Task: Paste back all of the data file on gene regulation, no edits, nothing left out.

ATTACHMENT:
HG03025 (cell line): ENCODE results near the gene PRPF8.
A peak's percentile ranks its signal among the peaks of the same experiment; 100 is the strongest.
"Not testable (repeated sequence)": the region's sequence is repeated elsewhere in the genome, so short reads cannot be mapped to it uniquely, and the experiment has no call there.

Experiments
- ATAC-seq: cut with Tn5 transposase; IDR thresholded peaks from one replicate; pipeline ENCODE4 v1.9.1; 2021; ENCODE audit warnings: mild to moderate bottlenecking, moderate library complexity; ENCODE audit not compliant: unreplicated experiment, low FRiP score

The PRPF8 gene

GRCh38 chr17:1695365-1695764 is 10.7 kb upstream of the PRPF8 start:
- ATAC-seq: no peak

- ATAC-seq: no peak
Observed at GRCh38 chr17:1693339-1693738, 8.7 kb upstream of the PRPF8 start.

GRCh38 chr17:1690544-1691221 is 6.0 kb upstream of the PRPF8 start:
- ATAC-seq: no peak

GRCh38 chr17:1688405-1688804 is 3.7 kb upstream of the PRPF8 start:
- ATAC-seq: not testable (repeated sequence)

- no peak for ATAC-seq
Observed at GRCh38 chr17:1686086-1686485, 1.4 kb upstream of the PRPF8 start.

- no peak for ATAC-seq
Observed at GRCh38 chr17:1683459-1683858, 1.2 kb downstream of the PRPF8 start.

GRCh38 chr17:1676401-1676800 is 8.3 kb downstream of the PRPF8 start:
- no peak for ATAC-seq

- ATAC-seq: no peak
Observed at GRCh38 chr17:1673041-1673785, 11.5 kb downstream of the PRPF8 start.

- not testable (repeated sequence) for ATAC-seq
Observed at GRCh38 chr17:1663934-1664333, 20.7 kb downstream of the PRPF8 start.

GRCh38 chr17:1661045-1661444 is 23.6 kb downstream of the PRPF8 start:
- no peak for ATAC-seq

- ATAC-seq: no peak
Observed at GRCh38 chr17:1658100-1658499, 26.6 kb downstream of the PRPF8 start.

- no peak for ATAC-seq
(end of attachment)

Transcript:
HG03025 (cell line): ENCODE results near the gene PRPF8.
A peak's percentile ranks its signal among the peaks of the same experiment; 100 is the strongest.
"Not testable (repeated sequence)": the region's sequence is repeated elsewhere in the genome, so short reads cannot be mapped to it uniquely, and the experiment has no call there.

Experiments
- ATAC-seq: cut with Tn5 transposase; IDR thresholded peaks from one replicate; pipeline ENCODE4 v1.9.1; 2021; ENCODE audit warnings: mild to moderate bottlenecking, moderate library complexity; ENCODE audit not compliant: unreplicated experiment, low FRiP score

The PRPF8 gene

GRCh38 chr17:1695365-1695764 is 10.7 kb upstream of the PRPF8 start:
- ATAC-seq: no peak

- ATAC-seq: no peak
Observed at GRCh38 chr17:1693339-1693738, 8.7 kb upstream of the PRPF8 start.

GRCh38 chr17:1690544-1691221 is 6.0 kb upstream of the PRPF8 start:
- ATAC-seq: no peak

GRCh38 chr17:1688405-1688804 is 3.7 kb upstream of the PRPF8 start:
- ATAC-seq: not testable (repeated sequence)

- no peak for ATAC-seq
Observed at GRCh38 chr17:1686086-1686485, 1.4 kb upstream of the PRPF8 start.

- no peak for ATAC-seq
Observed at GRCh38 chr17:1683459-1683858, 1.2 kb downstream of the PRPF8 start.

GRCh38 chr17:1676401-1676800 is 8.3 kb downstream of the PRPF8 start:
- no peak for ATAC-seq

- ATAC-seq: no peak
Observed at GRCh38 chr17:1673041-1673785, 11.5 kb downstream of the PRPF8 start.

- not testable (repeated sequence) for ATAC-seq
Observed at GRCh38 chr17:1663934-1664333, 20.7 kb downstream of the PRPF8 start.

GRCh38 chr17:1661045-1661444 is 23.6 kb downstream of the PRPF8 start:
- no peak for ATAC-seq

- ATAC-seq: no peak
Observed at GRCh38 chr17:1658100-1658499, 26.6 kb downstream of the PRPF8 start.

- no peak for ATAC-seq